The S&P 500 Index (SPX) has rallied by 22.7% from its December low, closing at 2,879.39 on April 4, just 2.1% below its all-time high of 2,940.91 set in Sept. 2018. Marko Kolanovic, JPMorgan’s global head of macro quantitative and derivatives strategy, had forecasted that the widely-followed market barometer would reach the 3,000 plateau by the end of 2019. Now he thinks that the milestone can be attained as early as May.
“If earnings season is not a complete disaster, I think markets will go higher and we could actually see our price target being achieved earlier, maybe even sometime in May or June,” Kolanovic told CNBC. What he calls “fuel for this rally to go” is summarized below.
‘Fuel for This Rally to Go’
- 1Q 2019 was best quarter since 2009, S&P 500 up 13.1%
- 1Q 2019 was best start to a year since 1998
- Hedge fund exposure to stocks at “all-time lows,” and bound to increase
- Below-average holdings by systematic investors, who buy on price trends
- “Continuation of buybacks“
- U.S.-China trade deal
- Brexit does not “blow up” and is “not too disruptive”
Significance for Investors
All the major stock market indexes fell by at least 8.7% in Dec. 2018, for the worst month since the Great Depression, CNBC notes. Kolanovic, meanwhile, is less than infallible as a prognosticator, having predicted a year-end rally in 2018.
A closely-watched economic indicator will be the jobs report for March scheduled for release this morning, Friday April 5. The consensus forecast among economists anticipates that 180,000 jobs were added nationwide during the month, per another CNBC report. “If on Friday, you get a respectable payroll number, that’s going to take us further in the direction that the recession is a ways off. It falls apart, it’s going to take us back to fear again,” as Jim Paulsen, chief investment strategist at The Leuthold Group, told CNBC.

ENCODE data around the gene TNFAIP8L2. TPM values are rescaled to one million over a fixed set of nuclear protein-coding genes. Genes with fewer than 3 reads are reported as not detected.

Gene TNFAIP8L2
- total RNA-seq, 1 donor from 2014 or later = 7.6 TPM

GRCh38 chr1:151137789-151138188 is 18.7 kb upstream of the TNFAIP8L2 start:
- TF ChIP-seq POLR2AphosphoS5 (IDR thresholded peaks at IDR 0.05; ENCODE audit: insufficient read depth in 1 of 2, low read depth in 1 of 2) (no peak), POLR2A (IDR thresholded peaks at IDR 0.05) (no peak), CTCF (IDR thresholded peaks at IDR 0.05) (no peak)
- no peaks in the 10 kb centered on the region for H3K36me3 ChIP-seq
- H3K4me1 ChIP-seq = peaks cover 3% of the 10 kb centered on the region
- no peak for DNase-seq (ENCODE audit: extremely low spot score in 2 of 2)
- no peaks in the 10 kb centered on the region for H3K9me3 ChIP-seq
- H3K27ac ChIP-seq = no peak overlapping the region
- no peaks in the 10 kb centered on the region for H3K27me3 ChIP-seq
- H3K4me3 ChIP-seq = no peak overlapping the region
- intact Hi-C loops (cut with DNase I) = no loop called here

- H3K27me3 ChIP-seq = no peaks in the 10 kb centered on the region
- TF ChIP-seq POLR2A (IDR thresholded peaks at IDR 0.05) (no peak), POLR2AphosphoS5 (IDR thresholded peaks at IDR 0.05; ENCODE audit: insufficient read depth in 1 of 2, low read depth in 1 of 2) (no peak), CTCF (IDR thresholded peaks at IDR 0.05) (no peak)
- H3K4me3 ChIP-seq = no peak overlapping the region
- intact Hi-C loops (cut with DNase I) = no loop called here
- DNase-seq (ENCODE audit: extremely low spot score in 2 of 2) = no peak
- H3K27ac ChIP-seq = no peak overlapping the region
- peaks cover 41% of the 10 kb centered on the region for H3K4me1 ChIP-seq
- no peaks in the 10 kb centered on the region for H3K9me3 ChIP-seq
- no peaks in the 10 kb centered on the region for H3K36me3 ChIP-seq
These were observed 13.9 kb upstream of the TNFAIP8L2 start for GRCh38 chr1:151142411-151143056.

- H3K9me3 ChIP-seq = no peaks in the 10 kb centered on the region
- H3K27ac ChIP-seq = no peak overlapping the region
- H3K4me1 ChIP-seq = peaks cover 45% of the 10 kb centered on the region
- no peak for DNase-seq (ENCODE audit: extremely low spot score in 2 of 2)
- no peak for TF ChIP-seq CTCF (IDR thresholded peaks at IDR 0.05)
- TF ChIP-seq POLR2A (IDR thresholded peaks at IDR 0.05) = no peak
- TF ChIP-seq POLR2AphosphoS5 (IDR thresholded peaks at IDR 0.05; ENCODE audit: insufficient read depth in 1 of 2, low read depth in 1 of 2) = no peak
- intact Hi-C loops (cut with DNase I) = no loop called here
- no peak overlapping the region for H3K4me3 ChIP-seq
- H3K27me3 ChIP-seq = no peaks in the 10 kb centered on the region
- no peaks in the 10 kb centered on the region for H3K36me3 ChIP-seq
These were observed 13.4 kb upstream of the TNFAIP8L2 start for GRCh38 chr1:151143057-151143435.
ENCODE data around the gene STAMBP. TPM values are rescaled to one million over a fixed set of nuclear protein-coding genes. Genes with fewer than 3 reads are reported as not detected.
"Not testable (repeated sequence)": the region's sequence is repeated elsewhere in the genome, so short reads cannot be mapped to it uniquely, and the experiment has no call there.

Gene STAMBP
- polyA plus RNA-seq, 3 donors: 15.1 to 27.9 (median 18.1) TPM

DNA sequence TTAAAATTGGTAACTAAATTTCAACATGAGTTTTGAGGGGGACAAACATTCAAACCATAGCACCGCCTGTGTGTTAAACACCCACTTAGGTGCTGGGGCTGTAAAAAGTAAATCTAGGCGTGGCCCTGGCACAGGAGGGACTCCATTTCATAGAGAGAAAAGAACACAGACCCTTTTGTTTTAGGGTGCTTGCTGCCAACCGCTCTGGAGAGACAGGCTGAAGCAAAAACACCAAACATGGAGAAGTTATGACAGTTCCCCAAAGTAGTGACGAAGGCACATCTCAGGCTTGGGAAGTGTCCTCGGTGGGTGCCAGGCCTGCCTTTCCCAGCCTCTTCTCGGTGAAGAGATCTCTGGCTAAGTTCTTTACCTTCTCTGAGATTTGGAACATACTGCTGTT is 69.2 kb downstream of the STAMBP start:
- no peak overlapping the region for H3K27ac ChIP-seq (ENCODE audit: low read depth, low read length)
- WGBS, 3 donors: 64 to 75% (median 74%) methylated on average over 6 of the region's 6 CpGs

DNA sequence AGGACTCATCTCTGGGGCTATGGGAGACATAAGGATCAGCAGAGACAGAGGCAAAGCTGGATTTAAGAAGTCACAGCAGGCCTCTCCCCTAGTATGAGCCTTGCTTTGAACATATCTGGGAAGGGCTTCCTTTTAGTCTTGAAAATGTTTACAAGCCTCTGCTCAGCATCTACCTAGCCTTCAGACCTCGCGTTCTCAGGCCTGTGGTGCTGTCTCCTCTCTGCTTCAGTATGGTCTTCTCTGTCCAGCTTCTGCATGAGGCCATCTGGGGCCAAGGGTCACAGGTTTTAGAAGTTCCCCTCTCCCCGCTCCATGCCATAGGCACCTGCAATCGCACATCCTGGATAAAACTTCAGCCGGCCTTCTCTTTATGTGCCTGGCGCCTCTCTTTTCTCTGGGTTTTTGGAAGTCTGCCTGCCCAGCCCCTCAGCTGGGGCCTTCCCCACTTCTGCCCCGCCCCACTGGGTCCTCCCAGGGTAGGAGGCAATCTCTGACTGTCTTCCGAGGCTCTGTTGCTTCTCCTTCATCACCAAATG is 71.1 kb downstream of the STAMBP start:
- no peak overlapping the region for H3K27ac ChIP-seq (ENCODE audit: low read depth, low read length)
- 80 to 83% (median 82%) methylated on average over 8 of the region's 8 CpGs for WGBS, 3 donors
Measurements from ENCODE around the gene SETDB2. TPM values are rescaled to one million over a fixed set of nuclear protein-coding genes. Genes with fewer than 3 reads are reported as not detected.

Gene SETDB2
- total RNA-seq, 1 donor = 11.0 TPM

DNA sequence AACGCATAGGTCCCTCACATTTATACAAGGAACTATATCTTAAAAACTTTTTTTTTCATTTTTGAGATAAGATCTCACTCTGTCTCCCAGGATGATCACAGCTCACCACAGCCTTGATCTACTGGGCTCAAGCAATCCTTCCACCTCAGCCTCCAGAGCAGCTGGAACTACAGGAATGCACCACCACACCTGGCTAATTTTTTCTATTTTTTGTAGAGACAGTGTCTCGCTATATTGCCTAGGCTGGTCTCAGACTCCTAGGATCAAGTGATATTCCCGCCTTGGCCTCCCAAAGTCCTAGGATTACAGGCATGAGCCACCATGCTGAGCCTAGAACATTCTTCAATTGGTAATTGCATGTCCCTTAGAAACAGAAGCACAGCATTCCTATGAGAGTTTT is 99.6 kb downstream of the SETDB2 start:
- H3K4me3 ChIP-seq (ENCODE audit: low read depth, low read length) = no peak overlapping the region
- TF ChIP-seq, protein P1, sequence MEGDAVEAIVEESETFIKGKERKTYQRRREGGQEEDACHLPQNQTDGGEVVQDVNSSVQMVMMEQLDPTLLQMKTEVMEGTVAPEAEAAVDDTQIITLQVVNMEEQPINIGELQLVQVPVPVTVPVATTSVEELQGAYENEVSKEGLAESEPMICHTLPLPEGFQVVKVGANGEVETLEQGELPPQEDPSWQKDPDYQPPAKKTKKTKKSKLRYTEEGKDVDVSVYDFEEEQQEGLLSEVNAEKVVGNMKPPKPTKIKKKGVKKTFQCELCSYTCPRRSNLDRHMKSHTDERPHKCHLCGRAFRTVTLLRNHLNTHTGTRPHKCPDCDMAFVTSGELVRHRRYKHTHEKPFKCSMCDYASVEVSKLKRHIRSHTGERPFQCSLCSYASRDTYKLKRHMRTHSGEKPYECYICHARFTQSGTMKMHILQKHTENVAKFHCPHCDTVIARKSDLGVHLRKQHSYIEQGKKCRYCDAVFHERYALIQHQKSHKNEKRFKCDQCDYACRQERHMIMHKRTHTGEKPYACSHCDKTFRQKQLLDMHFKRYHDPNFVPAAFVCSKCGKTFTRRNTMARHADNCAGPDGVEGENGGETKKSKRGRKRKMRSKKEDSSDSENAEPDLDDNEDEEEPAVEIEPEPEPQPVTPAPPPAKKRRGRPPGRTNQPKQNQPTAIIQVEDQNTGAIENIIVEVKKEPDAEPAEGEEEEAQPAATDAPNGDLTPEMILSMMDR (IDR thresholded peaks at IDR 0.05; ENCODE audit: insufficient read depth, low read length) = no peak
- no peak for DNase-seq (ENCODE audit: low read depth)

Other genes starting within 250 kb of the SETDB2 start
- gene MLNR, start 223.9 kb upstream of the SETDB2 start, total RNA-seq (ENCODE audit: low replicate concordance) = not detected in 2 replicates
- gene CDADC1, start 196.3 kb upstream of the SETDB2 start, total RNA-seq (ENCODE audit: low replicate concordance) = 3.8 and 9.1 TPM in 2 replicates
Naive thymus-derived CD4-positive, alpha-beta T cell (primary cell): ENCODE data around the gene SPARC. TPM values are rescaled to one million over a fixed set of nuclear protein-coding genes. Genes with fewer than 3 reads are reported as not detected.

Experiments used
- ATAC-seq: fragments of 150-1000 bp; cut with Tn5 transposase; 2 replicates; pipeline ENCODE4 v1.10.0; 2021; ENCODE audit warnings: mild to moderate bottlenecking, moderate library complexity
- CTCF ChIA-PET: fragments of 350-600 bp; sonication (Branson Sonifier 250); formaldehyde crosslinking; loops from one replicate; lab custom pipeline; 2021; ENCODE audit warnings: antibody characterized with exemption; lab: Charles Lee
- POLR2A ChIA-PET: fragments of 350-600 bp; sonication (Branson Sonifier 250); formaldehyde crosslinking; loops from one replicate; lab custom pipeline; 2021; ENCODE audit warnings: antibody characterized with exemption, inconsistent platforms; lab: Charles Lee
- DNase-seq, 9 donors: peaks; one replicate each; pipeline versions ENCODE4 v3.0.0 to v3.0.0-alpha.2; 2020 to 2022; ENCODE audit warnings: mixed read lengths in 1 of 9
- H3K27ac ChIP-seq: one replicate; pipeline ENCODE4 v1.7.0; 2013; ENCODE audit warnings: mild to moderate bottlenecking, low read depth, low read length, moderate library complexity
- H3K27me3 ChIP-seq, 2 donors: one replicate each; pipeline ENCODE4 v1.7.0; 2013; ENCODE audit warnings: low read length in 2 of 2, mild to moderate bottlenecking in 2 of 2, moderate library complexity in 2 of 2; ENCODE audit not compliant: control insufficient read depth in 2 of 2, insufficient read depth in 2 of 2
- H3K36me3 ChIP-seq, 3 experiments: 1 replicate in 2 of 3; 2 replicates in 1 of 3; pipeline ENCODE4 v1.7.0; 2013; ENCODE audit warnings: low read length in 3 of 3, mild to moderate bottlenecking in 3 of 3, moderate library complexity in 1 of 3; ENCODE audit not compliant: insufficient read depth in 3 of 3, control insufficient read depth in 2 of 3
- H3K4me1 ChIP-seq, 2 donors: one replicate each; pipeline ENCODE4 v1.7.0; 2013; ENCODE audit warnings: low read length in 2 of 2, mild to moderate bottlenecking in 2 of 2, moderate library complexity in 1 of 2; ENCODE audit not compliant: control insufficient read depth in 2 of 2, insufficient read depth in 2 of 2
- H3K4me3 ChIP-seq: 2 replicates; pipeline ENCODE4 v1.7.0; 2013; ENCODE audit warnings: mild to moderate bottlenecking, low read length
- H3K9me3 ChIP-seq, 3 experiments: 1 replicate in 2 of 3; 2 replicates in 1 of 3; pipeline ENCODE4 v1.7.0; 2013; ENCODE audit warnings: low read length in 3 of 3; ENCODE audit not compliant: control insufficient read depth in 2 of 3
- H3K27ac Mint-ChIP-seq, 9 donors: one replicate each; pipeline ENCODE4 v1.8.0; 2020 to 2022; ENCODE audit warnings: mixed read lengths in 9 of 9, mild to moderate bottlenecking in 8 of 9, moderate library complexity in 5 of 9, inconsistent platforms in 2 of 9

However, given that the market shrugged off a much weaker than expected figure of 20,000 new jobs in February, another disappointment in March may not derail the rally, while a strong report may put fears of recession to rest, at least for now. Leading payroll processing outsourcing firm ADP reports that sees an increase of 129,000 for March, suggesting that the actual may come under the consensus forecast.
The downside of strong jobs growth for stocks is that it is propelling wage increases, which already are exerting downward pressure on corporate profit margins. Wages of U.S. workers posted their biggest monthly increase in nearly a decade during February, despite lower than anticipated job growth, per The Wall Street Journal.
Meanwhile, energy prices also have been increasing briskly, with U.S. crude oilfutures up by 32% in the first quarter, for their biggest single quarter advance since 2009, the Journal adds. “All of those factors conspire to say we’re at peak margins,” observes James Camp, managing director of strategic income at Eagle Asset Management, per the same article.
The consensus price target among 17 top market strategists surveyed by CNBC is that the S&P 500 will reach 2,950 this year, 2.5% above the April 4 close and a slim 0.3% above the previous record. The most bullish is Binky Chadha of Deutsche Bank, at 3,250. The most bearish are Mike Wilson of Morgan Stanley and Maneesh Deshpande of Barclays, at 2,750. These represent, respectively, a 12.9% advance and a 4.5% decline from the April 4 close.